The British government has refused fifty-two requests from Israel for military equipment over the past five years, citing concerns that there was a "risk of its use for internal repression" and that it might contribute to "internal tensions or conflict". The impact on regional stability was also a consideration, reported Haaretz. The information was given in a report issued by the UK's Department for Business, Innovation and Skills. Some of the equipment requested by Israel could be used for both civilian and military purposes. Britain also feared that some of the items could be re-sold by the Israelis to third parties who might be "undesirable end-users".
According to Haaretz, Britain rejected requests for, inter alia, items as diverse as engines for naval patrol boats; components for artillery shells; military communications equipment and anti-missile software. The newspaper noted that Britain is not the only country that has refused to supply Israel with military equipment out of fears that it will be used for repression or aggravate the conflict with the Palestinians. In 2010 the Dutch government also refused to sell Israel night vision systems for the Prison Service and police rescue unit.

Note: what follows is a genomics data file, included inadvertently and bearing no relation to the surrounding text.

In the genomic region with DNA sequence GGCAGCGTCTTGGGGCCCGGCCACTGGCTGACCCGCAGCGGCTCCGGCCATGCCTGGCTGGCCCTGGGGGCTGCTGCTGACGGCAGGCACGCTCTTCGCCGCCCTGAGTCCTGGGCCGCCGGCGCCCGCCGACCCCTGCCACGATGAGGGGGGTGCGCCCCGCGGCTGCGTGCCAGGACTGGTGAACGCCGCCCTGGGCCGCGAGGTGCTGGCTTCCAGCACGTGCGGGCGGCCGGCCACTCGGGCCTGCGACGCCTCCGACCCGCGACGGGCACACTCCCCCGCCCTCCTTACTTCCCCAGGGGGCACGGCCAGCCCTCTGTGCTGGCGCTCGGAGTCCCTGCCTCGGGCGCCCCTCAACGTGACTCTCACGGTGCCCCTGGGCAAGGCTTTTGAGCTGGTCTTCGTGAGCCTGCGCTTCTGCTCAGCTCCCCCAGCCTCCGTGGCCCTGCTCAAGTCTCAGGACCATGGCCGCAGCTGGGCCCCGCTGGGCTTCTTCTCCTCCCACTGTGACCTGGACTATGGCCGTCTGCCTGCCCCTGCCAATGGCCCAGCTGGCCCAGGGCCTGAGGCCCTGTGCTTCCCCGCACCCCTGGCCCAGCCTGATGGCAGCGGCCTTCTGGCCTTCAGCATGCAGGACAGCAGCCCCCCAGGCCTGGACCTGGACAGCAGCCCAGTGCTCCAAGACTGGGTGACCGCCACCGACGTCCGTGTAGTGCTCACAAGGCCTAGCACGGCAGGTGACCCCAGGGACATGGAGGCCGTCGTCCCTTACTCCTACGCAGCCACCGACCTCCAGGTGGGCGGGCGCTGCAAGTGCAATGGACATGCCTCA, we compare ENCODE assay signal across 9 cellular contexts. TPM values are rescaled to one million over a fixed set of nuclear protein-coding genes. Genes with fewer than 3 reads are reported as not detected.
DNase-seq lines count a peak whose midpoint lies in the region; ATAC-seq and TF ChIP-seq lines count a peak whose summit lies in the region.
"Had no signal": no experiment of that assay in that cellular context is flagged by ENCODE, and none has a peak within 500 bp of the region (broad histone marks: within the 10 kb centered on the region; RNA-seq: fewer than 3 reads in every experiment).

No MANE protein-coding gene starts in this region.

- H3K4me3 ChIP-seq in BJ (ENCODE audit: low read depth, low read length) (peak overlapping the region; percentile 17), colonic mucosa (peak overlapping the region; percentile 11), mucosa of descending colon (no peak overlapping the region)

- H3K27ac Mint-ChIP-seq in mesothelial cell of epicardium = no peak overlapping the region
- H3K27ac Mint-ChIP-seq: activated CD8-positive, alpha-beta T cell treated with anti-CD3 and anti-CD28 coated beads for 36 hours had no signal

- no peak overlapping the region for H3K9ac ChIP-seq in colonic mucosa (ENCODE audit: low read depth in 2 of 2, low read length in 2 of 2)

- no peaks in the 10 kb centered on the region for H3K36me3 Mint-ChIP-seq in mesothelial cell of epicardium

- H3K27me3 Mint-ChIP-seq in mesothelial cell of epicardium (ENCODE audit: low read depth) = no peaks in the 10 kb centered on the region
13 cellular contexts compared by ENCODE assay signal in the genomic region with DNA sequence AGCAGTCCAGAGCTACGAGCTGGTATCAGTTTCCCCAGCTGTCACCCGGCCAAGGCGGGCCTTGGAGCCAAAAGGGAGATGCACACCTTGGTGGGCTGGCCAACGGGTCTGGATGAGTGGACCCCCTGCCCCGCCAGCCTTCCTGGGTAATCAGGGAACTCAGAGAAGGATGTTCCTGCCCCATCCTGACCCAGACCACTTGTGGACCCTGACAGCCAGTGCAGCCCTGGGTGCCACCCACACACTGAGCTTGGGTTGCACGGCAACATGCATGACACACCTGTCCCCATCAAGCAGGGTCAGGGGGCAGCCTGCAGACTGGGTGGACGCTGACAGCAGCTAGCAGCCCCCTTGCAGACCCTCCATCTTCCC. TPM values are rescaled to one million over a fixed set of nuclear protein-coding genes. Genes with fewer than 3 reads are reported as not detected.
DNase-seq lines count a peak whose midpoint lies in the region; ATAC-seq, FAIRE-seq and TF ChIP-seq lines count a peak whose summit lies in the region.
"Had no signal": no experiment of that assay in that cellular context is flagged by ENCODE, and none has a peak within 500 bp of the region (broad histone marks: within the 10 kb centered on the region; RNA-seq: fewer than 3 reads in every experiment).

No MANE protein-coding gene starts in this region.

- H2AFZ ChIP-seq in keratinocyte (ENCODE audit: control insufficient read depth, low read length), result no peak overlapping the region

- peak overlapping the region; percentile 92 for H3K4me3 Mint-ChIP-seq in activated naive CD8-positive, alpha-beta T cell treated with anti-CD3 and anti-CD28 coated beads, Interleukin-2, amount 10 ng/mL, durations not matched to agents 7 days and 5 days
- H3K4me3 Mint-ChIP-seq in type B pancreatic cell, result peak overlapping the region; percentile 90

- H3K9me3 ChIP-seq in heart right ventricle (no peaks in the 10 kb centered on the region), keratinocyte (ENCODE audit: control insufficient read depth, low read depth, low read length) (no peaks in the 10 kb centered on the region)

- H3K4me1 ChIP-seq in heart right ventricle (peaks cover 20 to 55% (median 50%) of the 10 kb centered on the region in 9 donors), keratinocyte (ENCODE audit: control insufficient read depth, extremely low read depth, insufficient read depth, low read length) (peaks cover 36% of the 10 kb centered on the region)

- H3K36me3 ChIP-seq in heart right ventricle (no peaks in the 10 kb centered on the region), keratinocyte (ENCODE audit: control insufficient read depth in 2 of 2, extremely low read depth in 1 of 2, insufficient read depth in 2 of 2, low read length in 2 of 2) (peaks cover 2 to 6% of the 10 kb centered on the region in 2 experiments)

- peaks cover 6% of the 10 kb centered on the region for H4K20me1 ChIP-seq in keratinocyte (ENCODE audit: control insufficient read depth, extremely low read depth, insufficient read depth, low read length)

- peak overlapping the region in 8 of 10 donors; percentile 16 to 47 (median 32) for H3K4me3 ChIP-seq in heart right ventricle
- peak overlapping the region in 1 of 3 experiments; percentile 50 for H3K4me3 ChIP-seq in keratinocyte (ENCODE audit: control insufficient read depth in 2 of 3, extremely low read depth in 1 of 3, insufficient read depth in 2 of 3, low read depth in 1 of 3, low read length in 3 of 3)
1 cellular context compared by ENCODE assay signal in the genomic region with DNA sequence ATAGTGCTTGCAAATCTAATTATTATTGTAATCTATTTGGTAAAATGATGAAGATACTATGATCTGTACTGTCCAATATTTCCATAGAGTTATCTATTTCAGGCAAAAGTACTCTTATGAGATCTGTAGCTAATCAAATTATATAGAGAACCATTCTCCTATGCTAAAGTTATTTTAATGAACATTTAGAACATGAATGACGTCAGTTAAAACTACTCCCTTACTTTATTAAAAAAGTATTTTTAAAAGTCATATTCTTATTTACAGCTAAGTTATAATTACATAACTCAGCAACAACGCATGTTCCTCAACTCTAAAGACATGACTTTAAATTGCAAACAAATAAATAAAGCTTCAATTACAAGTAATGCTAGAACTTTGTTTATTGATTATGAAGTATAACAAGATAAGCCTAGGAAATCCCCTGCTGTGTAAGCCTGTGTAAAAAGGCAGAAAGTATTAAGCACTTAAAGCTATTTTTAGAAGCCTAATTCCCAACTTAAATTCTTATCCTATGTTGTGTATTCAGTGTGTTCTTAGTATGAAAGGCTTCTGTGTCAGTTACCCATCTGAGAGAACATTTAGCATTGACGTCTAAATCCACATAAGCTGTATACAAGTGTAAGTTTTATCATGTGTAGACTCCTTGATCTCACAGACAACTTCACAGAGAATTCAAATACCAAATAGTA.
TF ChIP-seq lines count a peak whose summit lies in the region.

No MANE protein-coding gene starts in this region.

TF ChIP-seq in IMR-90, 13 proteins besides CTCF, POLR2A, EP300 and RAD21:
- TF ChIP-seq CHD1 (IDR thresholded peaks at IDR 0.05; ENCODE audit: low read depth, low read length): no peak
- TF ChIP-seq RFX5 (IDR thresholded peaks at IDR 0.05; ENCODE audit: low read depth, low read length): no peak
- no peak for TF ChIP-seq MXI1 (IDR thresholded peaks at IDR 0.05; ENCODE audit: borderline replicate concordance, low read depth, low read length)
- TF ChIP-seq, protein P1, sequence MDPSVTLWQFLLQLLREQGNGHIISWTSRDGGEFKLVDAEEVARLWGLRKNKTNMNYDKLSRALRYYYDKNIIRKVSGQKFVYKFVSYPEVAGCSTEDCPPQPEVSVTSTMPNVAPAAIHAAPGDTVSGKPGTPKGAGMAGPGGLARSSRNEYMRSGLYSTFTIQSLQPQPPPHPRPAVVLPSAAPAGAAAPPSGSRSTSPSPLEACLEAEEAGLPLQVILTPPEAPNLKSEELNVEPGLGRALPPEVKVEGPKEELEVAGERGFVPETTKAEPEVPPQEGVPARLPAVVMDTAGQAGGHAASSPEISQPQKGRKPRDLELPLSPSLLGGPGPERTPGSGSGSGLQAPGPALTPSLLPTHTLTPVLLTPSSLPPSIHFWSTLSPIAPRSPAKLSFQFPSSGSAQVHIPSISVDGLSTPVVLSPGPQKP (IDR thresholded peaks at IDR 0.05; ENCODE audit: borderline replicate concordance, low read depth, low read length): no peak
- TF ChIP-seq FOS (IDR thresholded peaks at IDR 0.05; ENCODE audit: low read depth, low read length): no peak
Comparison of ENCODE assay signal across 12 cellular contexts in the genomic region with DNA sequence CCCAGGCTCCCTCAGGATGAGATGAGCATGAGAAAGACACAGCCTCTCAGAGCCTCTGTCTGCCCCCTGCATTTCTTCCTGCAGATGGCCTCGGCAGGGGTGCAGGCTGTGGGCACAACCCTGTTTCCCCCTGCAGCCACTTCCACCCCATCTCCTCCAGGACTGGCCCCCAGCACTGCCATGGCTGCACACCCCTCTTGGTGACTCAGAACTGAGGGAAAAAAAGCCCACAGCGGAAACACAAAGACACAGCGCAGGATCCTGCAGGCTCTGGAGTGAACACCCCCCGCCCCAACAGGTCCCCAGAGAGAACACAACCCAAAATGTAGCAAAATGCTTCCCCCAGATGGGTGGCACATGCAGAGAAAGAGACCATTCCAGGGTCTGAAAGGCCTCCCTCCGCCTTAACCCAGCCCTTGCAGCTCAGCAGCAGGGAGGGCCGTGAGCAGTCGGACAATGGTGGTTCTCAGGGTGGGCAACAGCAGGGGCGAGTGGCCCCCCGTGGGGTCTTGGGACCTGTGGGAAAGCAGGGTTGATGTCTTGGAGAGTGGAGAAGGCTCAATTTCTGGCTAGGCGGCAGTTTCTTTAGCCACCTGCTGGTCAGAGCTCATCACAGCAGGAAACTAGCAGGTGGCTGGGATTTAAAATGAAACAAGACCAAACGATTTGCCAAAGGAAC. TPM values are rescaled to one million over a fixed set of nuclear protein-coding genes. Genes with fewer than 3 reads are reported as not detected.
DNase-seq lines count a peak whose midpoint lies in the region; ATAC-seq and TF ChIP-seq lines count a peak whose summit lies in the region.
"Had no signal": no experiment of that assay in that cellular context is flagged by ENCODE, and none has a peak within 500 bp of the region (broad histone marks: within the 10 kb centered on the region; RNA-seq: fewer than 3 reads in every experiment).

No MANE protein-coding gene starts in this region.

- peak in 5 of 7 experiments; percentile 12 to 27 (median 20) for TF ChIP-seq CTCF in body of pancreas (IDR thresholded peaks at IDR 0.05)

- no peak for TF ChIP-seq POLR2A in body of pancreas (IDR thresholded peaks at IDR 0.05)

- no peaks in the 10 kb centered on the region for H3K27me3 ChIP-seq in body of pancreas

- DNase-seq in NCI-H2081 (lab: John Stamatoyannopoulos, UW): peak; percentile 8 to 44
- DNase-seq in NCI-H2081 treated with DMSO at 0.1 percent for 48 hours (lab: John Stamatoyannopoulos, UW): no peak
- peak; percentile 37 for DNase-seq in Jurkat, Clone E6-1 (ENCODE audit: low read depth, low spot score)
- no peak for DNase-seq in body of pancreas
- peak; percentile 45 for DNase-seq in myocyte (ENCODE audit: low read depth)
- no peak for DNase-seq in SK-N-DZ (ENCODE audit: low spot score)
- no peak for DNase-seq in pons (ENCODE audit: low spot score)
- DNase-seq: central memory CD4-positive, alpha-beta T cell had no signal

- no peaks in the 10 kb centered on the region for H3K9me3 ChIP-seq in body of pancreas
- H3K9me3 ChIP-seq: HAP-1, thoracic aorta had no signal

Haaretz had reported on Tuesday that the British report reveals that Israel had sought permits to supply Pakistan, the UAE, Algeria, Egypt and Morocco with security equipment which includes British-made parts. This included unmanned drones and radar.
Although a Pakistani military spokesperson denied that his country purchased military equipment from Israel, Haaretz pointed out that an arms deal with Islamabad was in place in August 2011.